|The apple scab fungus overwinters in infected leaves that have fallen to the ground. In these leaves, from autumn to early spring, the fungus mates, resulting in the development of what are termed ascospores, which cause primary infections. Ascospores mature as spring progresses with a few ascospores usually maturing by bud break (green tip). The proportion of ascospores maturing progresses slowly until about the tight cluster stage of blossom development.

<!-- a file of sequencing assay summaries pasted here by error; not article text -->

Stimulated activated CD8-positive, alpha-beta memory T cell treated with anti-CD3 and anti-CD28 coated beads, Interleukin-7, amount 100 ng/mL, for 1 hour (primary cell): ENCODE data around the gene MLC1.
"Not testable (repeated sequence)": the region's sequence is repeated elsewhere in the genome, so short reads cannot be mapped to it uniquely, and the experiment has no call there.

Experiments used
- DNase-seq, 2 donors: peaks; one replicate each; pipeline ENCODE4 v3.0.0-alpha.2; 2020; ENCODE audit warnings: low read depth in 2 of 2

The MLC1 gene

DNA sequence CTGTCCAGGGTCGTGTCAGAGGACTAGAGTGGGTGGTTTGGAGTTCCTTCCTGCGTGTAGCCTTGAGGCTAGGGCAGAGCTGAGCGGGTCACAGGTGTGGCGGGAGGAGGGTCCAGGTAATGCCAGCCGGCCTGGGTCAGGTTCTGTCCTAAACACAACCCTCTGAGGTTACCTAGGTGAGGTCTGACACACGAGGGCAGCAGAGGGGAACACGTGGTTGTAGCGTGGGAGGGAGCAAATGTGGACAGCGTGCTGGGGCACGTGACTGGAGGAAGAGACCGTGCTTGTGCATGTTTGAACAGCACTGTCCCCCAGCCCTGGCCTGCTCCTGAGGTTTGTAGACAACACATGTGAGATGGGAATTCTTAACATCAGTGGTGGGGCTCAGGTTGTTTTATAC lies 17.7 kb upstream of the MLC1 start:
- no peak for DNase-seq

|Season-long control is difficult if primary infections develop. Even moderate numbers of primary lesions can produce an extremely large population of secondary spores, conidia, requiring an intensive fungicide program to protect fruit throughout the summer. Conversely, good control of primary infections allows use of fungicides to be reduced or omitted during the summer, once ascospores have been depleted and fruit become less susceptible.
Control of primary infections has traditionally begun at or shortly after green tip, when the first ascospores become mature. The percentage of spores that are mature at this time is low, and the actual number of mature spores may be insignificant during the early stages of bud development if very little leaf scab developed the previous year.